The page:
Warrantless Eavesdropping Ruled Unconstitutional A federal judge deals a blow to the Bush administration's warrantless wiretapping program, ruling Thursday that the National Security Agency's domestic eavesdropping is unconstitutional. The lawsuit against the program was filed on behalf of a group of journalists, attorneys and scholars by the American Civil Liberties Union (ACLU).
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Warrantless Eavesdropping Ruled Unconstitutional

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Warrantless Eavesdropping Ruled Unconstitutional

Warrantless Eavesdropping Ruled Unconstitutional

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ALEX CHADWICK, host:

This is DAY TO DAY.

I'm Alex Chadwick.

MADELEINE BRAND, host:

And I'm Madeleine Brand.

In a few minutes cherry pie and legends of the fall, all on a hundred bucks of gas.

CHADWICK: First, a federal judge has ruled that the Bush administration violated the Constitution with its warrantless wiretapping program. This is in a law suite filed by the American Civil Liberties Union, on behalf of a group of journalist and scholars and lawyers.

We have NPR's Nina Totenberg with us now on this case.

Nina, what was the government's arguments in defense of those wiretaps? These are things that the New York Times reported on back in December.

NINA TOTENBERG reporting:

That's right. The government claimed first that this case should be dismissed from court, because the Bush administration would be required to divulge in court state secrets in order to defend the program.

But the judge refused to dismiss the case, saying that the president and others in this administration had already admitted publicly the basic facts of the case, that for five years the administration has been conducting electronic surveillance of anyone who makes calls overseas to a person believed to be an al-Qaida operative or a group affiliated with al-Qaida or one of its connected groups, or anyone associated with such a group or person.

The judge, however, did dismiss a second claim to the NSA Data Mining Program because the judge said that the defense of that program would require that secret information be divulged in court.

CHADWICK: So what about the merits of this case, the basic challenge to the program?

TOTENBERG: The judge ruled that Congress, in enacting the Foreign Intelligence Surveillance Act, set up a system geared to protecting citizens' Fourth Amendment rights while at the same time allowing the government to collect intelligence, and the judge found that the president in circumventing that law violated not only the law, but these citizens Constitutional rights.

CHADWICK: So - now this case is now brought by the ACLU, which is saying what on behalf of lawyers and journalists and scholars, as we mentioned?

TOTENBERG: Well, it's actually brought technically by the lawyers and journalists and scholars who are the plaintiffs in this case. The ACLU is their attorney, as it happens, and these folks, these lawyers, journalists and scholars, all of whom work - do work that require someone to make frequent calls to the Middle East to deal with clients sources, etcetera, and they contend that there work is made more difficult, sometimes impossible, that they have to spend money to travel instead of call, that people that they talk to are afraid to talk to them, that their privacy has been invaded without any independent review by an independent judiciary as required by the Constitution. And the judge in this case agreed, noting when congress enacted the Foreign Intelligence Surveillance Act, it decreed this law was the sole vehicle for dealing with the subject. Congress provided for intelligence warrants, it allowed surveillance to begin and continue before a warrant is actually obtained, allowing, for example, unwarranted surveillance for fifteen days after a declaration of war.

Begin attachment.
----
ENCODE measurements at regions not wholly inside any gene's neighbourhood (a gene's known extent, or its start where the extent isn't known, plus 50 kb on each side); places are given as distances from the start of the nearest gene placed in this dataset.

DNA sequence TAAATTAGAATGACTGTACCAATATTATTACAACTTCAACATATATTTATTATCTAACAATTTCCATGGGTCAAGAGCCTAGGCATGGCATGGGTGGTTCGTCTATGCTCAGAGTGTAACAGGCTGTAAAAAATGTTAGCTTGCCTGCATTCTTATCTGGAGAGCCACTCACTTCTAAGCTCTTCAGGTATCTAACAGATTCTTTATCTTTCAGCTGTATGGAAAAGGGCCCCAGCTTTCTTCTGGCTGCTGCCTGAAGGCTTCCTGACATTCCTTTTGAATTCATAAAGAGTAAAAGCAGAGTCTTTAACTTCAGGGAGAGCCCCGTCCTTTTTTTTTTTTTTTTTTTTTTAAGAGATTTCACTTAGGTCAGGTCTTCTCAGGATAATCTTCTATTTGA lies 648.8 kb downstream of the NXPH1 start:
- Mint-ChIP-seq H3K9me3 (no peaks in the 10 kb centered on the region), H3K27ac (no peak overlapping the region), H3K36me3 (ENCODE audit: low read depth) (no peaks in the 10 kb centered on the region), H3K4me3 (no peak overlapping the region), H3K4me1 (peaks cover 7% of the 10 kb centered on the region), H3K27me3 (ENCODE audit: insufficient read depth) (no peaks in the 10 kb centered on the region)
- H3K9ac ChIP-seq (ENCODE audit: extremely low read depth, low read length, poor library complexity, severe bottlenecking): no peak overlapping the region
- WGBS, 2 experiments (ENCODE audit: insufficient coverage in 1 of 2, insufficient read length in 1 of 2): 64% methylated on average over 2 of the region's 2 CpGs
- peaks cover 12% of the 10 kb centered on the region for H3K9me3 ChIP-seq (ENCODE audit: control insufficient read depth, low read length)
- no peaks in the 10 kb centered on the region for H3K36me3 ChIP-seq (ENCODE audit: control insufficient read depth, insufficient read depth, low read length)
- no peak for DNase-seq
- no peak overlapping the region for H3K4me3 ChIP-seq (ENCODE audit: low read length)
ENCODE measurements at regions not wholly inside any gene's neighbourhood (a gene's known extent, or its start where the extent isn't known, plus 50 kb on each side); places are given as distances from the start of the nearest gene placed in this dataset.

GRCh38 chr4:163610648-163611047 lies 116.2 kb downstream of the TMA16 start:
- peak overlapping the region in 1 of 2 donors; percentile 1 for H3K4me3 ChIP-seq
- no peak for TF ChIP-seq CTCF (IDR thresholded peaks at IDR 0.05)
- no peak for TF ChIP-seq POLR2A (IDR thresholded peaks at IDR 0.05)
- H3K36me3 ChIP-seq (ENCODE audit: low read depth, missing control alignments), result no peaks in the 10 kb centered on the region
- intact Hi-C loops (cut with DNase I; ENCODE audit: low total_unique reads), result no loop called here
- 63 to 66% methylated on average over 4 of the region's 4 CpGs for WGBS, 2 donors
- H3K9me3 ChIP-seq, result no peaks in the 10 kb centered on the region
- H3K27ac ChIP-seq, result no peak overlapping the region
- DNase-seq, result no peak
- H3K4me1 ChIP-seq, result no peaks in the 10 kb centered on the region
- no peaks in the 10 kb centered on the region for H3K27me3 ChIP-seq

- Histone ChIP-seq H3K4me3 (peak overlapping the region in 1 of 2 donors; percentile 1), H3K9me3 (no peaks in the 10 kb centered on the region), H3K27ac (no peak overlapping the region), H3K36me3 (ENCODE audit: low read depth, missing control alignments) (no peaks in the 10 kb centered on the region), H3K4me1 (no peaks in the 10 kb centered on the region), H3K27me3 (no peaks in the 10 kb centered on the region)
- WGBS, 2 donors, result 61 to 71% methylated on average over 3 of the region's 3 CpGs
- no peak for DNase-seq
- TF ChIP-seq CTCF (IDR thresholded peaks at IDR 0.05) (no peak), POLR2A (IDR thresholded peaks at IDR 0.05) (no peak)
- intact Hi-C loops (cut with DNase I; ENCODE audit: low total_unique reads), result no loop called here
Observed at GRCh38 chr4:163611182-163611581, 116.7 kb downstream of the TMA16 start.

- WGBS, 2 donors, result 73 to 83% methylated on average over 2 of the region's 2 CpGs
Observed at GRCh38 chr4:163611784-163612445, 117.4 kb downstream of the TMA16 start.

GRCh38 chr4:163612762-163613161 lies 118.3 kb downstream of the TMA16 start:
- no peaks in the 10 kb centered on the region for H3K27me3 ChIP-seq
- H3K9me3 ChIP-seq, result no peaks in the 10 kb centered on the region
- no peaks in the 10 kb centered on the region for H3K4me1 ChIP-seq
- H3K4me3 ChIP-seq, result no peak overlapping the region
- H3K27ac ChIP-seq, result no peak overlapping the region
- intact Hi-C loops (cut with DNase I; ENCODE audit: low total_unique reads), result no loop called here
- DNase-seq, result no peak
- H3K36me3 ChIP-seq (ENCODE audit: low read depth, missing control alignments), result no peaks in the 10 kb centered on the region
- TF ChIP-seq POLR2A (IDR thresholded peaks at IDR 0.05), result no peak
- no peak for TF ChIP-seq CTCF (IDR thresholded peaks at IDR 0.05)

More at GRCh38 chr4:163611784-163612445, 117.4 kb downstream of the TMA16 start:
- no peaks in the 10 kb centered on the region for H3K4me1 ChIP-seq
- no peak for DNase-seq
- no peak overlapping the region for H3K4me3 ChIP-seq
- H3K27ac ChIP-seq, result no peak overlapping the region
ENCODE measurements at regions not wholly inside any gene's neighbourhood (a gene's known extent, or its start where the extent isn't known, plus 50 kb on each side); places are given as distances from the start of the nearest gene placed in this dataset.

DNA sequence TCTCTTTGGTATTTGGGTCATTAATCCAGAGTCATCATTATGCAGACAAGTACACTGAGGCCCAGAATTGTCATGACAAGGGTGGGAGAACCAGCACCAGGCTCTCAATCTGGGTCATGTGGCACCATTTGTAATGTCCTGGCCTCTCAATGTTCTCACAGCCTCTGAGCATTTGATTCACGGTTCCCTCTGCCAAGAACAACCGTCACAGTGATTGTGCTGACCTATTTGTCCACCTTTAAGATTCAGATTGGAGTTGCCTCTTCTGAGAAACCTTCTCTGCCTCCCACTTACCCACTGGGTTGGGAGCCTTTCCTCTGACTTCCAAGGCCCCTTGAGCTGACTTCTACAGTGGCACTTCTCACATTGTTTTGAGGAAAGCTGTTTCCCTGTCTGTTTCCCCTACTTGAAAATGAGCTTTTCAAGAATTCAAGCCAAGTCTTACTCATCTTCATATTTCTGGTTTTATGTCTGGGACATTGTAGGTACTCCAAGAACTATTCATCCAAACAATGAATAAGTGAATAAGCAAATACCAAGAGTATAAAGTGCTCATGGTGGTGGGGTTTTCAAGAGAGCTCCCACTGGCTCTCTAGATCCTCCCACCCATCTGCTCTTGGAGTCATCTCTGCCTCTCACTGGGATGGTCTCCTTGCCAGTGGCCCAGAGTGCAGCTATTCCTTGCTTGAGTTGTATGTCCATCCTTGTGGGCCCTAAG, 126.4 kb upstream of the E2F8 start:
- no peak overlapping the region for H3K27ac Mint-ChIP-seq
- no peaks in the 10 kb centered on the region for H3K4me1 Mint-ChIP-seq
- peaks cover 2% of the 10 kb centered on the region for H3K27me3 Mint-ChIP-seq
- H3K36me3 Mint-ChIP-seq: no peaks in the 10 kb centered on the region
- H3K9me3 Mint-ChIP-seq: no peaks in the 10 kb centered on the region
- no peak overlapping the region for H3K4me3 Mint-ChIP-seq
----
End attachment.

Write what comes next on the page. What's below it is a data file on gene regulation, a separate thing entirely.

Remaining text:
The judge went on to say that the President does not have inherent power, as Mr. Bush had claimed, that the President does not have inherent power under the Constitution to override laws that he thinks are unwise, or that he doesn't like or to make new laws, which is what the judge said that the president did here, that the president in effect defied Congress, took powers to himself that he doesn't have, and violated the various rights of the individuals in this case.

CHADWICK: Do you know the judge in this case, Nina? Who is this?

TOTENBERG: The judge is Anna Diggs Taylor, who was the first black judge of the federal bench in Detroit. She was appointed by President Carter. She is 74 years old. She graduated from Barnard and Yale Law School in the '50s and couldn't get a job at the time, finally got one in the Labor Department. She later became a prosecutor.

She was for many years married to and worked in the office of the late congressman Charles Diggs, from whom she was divorced in 1971. Then she went to work for a private law firm as a partner for five years. She was appointed to the bench eight years after her divorce.

CHADWICK: Well, so what now is going to happen with this case, Nina?

TOTENBERG: Well, in all probability I can't imagine that the government will not seek a stay, meaning to block her order, which enjoined - her order enjoined the government, barred the government from continuing it's NSA spying program. And so the government will now undoubtedly go to the next level of the court, which is the 6th Circuit Court of Appeals, and ask for a stay while it appeals and it will with all probability get a stay while it appeals and it will start up the ladder of the appellate process.

CHADWICK: NPR legal correspondent Nina Totenberg with us from Washington. Thank you, Nina.

TOTENBERG: Thank you.

CHADWICK: And more coming up on DAY TO DAY from NPR News.

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